Lift your voice in prayer
Honoring the journey of immigrants and refugees
Together, we seek to understand the global realities that our immigrant siblings face and respond to the Biblical call to welcome the stranger.
Sample Prayers for Immigrants and Refugees
O Lord God, you led your people through the wilderness and brought them to the promised land. Guide us now so that, following your son, we may walk alongside refugee families as they build a new life in the bounty of your love and mercy.
God of rebirth, we pray for immigrant adults and children who have been forced to leave behind all they have ever known. Heal them from the trauma of fear, deprivation, loss and abuse. Comfort them and give them peace and wholeness. Prepare us to be welcoming friends who relieve their uncertainty.
Heavenly Parent, you made all nations to inhabit the whole earth. Help us to recognize your presence in the refugees, migrants, and asylum seekers who flee from their places of birth, seeking safety and welcome in our nation and our communities. Lord, in your mercy, hear our prayer.
Accompany your people, O God. Lead us into active ways of love for our neighbors who have no place to call home or to lay their heads this night. Clothe us in the armor of light to serve and tend the needs of refugees and all who flee violence.
God of truth, your family on earth knew the life of refugees when they fled to Egypt. Bless all who seek refuge on this earth. Meet their needs for safety and for home. Move the hearts of your people to show them welcome. Cause wars to cease and bring justice to the nations that no one will need to flee again. In your great mercy, Lord, hear our prayer.
Compose Your Own Prayer
If there is a particular person, group of people, crisis or circumstance you wish to pray for, consider this template as an aid in articulating your own prayer.
Throughout the Old Testament, a clear structure for appeals to God makes itself evident. For millennia, God’s people have been addressing God in a way that invokes a Divine characteristic that relates to the nature of their appeal. If, for example, we are praying for rain, we might begin with a mention of God’s bringing rain in the past: “God of abundance, who brought water on the earth in its early days…” Or, if praying for food, we might say, “Loving God, who delivered the bread of heaven to your people in the desert…” This ancient order for prayer goes like this:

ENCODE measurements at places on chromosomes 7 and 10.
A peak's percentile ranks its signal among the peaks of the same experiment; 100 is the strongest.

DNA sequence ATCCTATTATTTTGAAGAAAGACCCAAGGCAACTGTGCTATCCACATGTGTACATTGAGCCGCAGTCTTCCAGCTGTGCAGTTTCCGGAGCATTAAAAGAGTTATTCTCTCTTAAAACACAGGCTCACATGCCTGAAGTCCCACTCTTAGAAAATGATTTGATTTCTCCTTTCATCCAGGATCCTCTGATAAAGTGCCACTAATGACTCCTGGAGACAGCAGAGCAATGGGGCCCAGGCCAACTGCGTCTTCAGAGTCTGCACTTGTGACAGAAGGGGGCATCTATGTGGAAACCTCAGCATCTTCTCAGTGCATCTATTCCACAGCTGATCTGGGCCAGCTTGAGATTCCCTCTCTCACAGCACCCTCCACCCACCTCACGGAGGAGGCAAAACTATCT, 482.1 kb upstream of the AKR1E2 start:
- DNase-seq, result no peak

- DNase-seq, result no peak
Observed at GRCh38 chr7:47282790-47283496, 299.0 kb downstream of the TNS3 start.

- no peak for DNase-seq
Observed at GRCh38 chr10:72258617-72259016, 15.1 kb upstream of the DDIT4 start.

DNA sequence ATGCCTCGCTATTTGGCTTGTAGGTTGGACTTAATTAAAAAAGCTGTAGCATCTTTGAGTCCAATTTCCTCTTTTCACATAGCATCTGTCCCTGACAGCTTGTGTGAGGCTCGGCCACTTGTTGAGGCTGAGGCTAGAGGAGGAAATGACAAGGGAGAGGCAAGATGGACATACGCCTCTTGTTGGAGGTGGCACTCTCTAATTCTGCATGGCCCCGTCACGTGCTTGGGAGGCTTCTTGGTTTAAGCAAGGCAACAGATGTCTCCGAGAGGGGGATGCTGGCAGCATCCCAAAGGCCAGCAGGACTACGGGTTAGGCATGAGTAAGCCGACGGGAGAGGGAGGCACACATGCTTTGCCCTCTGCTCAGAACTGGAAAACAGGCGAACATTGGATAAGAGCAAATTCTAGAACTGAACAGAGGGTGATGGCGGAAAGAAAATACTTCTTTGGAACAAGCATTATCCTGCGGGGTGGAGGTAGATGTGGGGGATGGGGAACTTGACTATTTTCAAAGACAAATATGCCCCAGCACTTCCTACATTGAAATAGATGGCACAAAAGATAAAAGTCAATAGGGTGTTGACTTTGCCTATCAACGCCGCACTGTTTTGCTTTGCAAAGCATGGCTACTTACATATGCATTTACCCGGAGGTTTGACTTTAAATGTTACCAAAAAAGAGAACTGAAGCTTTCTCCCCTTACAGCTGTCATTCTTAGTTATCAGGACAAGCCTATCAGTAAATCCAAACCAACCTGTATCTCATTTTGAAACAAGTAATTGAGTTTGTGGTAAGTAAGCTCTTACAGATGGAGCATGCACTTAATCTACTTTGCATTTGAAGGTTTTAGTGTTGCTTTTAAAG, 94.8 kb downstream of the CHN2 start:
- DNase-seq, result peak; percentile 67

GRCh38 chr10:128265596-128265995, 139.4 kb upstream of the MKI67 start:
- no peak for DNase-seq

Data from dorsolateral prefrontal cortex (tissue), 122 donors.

- Name God in a manner that is relevant to your petition “God of abundance; God of mercy; God of all peoples…etc.”
- Reference a characteristic or past act of God that relates to your petition “Who brought your people out of exile; who walked with Eve in the garden; who spoke to Your people through wind, cloud and fire…etc.”
- Praise or thank God for the good of the current state. “We thank you for bringing us here today; Thank you for the hope of a new day…etc.”
- Make your appeal. “We ask that you be with those who are waiting at the border, protect them from harms way, and stir wisdom in our leaders that we may remove the barriers for safe passage to our country.”
- Tie it back to who we know God to be. “We lift this prayer up to you, who dwells with your people in wilderness; We pray this in the name of You who loves all people of the earth…”
- Close it in God’s name. “In Jesus’ name we pray; In the name of our loving God; in the name of the One who created us all we pray…”
Of course, we need no template or structure for prayer, but an order like this can help us articulate our hopes and prayers to God especially in times when the circumstances rob us of our words. If you look closely at the prayers at the top of the page, you can see this very order play out in short, subtle ways.